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A Gentleman in Moscow by Amor Towles
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A Gentleman in Moscow (2016)

by Amor Towles

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So far, I am enjoying this book very very much. The point of view is at time laugh-out-loud and other times very droll in its humor...[in progress] ( )
  dbsovereign | Oct 18, 2017 |
ount Alexander Rostov finds himself quickly becoming an anachronism in his own time: the Russian Revolution has resulted in a quickly changing political & societal landscape. Aristocrats and landed gentry families such as his are rapidly sinking in the rising tide of communist fervor and political change. In 1922, Rostov is found guilty by a Bolshevik tribunal (awkwardly, while he was a supporter of the pre-revolutionary efforts, noted by the committee, he continued to live as a gentleman, one of the 'leisure class' in a large suite at the Metropol Hotel). Rather than be sentenced somewhere in Siberia, the tribunal sentences him to indefinite house arrest: if he ever steps foot outside the Metropol Hotel, he will be arrested and shot. The Count is removed from his grand suite and takes up residence in some tiny garrett rooms near the belfry at the top floor of the hotel.
What in the world takes up the next 440 pages? How can one man's years sequestered in a Moscow hotel be that interesting or absorbing? Here is the genius of Amor Towles - to so completely inhabit the cheery, cosmopolitan character of Rostov: his viewpoints, his musings over his past years & the twists and turns of Russian history, his enjoyable and serendiptious friendships with hotel staff, with regular and irregular visitors to the Metropol, with a famous Russian actress, with a curious 13 yr old named Nina, a frequent longterm guest with her parents, with an American ambassador, an American military attache, & even a powerful Politboro apparatchik who requires monthly dinners with Rostov, for years, to educate him in the viewpoints of "the privileged classes", especially of French & English. His extended observations (on points of honor, of the pleasures of good wine/ well prepared food, the delights of both the Russian countryside and its customs as well as those of Moscow, & the ebb and flow of consequences and human nature, for ex) are not tiresome, but so entertaining I willingly went down any rabbit trail from the plot. Stylistic masterful, subtly insightful, with a quietly heroic gentleman of Moscow- the book requires unhurried time, but once you submerge, you'll be glad you did! ( )
  BDartnall | Oct 10, 2017 |
A Gentleman in Moscow is the story of Count Alexander Rostov, a Russian aristocrat who was sentenced to house arrest in the Metropol hotel during World War I. Alexander is a true well-mannered gentleman with a droll sense of humor that I found highly amusing. The prose was creative and also funny at times. One of my favorite lines, when the Count is trying to move a mattress:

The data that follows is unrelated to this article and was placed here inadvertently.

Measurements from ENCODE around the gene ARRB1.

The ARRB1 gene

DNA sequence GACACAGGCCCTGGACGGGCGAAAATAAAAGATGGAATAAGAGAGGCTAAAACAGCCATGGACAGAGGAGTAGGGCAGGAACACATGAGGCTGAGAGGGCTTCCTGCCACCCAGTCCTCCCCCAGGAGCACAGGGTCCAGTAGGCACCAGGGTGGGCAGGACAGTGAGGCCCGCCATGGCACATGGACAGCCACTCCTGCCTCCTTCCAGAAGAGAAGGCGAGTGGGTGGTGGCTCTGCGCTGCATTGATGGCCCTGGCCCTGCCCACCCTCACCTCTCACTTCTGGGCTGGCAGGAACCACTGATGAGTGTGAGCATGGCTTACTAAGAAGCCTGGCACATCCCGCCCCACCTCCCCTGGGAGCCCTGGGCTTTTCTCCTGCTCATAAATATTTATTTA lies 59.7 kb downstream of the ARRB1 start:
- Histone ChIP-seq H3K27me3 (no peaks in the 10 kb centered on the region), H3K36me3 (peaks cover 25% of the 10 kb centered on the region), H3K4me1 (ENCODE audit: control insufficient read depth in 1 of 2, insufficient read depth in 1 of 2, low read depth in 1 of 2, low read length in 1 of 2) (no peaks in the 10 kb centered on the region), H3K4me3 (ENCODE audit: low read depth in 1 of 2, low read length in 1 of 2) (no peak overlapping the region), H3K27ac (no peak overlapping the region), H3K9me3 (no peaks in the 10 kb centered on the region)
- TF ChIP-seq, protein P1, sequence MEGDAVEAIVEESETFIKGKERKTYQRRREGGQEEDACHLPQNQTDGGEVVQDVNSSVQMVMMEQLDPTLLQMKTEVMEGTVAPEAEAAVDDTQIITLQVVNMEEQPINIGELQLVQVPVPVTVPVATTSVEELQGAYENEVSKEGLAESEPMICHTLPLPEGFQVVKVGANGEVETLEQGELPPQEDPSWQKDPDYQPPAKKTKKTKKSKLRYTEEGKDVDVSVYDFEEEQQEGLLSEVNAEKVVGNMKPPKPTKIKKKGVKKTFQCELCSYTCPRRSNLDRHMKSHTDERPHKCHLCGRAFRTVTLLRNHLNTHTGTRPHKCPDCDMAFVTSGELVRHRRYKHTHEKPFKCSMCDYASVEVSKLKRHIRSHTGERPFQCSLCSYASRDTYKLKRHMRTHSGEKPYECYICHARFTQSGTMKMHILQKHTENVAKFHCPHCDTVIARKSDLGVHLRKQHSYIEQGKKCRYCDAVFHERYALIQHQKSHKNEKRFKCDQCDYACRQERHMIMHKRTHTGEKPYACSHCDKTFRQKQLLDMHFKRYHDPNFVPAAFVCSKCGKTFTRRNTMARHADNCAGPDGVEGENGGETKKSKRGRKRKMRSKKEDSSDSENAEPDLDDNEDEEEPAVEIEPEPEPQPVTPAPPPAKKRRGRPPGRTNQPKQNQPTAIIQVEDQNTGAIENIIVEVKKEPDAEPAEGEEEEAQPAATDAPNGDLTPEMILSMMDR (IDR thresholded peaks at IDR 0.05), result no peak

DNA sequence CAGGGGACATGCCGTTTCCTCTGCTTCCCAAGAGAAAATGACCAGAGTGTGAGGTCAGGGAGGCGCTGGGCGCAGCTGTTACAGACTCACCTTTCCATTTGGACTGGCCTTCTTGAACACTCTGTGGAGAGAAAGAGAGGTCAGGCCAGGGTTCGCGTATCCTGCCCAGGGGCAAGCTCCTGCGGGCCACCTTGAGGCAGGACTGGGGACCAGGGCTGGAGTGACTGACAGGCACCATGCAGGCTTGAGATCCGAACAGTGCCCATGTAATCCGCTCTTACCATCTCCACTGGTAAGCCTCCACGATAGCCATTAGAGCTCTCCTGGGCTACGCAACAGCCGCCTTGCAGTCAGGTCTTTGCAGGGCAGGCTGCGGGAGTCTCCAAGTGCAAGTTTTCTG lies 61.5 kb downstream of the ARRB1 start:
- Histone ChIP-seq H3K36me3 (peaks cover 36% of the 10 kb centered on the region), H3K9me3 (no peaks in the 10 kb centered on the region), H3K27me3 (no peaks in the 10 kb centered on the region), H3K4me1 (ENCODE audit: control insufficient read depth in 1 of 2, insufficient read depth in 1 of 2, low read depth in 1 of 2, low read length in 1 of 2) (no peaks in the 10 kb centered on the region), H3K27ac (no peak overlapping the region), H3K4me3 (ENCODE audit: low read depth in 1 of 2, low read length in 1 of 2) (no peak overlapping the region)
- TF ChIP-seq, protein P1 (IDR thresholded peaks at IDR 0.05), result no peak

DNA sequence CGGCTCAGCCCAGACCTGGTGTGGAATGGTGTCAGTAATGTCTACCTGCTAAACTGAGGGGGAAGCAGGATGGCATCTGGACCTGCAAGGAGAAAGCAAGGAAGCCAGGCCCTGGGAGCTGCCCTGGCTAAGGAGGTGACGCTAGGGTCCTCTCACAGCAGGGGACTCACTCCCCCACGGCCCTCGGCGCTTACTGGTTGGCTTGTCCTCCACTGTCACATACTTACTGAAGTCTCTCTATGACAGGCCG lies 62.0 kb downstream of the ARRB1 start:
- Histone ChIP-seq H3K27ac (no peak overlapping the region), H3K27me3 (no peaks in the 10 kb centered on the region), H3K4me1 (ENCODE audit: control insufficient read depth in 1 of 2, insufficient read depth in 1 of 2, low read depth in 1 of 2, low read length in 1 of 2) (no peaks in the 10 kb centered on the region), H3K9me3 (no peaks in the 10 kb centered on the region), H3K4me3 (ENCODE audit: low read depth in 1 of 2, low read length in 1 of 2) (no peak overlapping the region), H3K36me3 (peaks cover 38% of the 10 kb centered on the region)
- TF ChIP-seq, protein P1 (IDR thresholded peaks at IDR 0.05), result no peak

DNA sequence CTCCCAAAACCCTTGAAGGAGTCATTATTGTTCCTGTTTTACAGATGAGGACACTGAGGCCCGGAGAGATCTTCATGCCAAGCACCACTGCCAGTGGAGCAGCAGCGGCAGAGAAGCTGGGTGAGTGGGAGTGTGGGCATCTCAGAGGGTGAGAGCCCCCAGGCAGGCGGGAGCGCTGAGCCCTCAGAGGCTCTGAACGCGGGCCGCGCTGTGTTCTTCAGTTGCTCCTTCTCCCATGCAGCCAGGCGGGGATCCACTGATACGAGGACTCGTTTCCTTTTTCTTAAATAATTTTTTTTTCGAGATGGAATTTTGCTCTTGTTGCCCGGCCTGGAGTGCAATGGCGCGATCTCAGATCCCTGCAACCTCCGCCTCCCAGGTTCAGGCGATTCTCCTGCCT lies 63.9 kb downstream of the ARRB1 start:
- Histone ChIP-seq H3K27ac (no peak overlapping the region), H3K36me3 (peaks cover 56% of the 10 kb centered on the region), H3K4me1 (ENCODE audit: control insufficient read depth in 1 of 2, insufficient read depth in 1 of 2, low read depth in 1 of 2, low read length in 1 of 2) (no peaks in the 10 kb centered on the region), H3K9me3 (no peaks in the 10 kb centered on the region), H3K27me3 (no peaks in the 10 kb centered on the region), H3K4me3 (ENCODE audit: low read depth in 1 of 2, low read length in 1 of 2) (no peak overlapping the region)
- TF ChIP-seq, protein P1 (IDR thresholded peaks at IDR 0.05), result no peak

“…the mattress was decidedly against it. When he bent over to lift the mattress from the bedsprings, it crossed its arms, held its breadth and refused to budge…he leaned it against the wall and warned it to stay put, if it knew what was good for it.”

There even better ones but I listened to most of the book on audio and didn’t make notes of them. I wish I had!

Because the Count is insulated in the hotel, not too much of the outside world is presented in detail. I was glad of that since Russia in the 1920s through the 1950s was not the happiest place. There were definitely some very serious and even tragic parts but they were balanced by the humor.

One aspect of the book I enjoyed is the Count’s friendship with Nina, which starts when she is nine years old and staying at the hotel with her father. She and the Count are so sweet and funny together. He is much like an older brother or uncle to her.

A Gentleman in Moscow was a pick for a book club I’m in and there was much to discuss at the meeting. For instance, could we have survived living in one place and never being able to even go outside for years on end? There were so many other questions to discuss but telling you what they were would lead to spoilers. You’ll just have to trust me that it’s a great book club selection.

Because I was rushing to get the book read in time for our meeting (poor planning on my part), I both listened to it on audio while driving, etc. and read it in print while at home. It was interesting to be able to compare and contrast each method of consuming the book. It was wonderful in print but even better in audio because the English narrator did a great job of delivering the Count’s little quips.

I love comedies of manners about the aristocracy and this fit the bill. It’s going on my list as one of the best books I’ve read this year. ( )
  mcelhra | Oct 9, 2017 |
This book was fun and charming, and perhaps twice as long as I would have ideally liked it to be. I think I also expected it to go into darker places, or have more plotline, but that wasn't really its point (as I eventually learned). This sentence from NPR's review sums up my thoughts pretty accurately, "A Gentleman in Moscow is like a quipping, suavely charming dinner companion that you are also a little relieved to escape at the end of the meal." ( )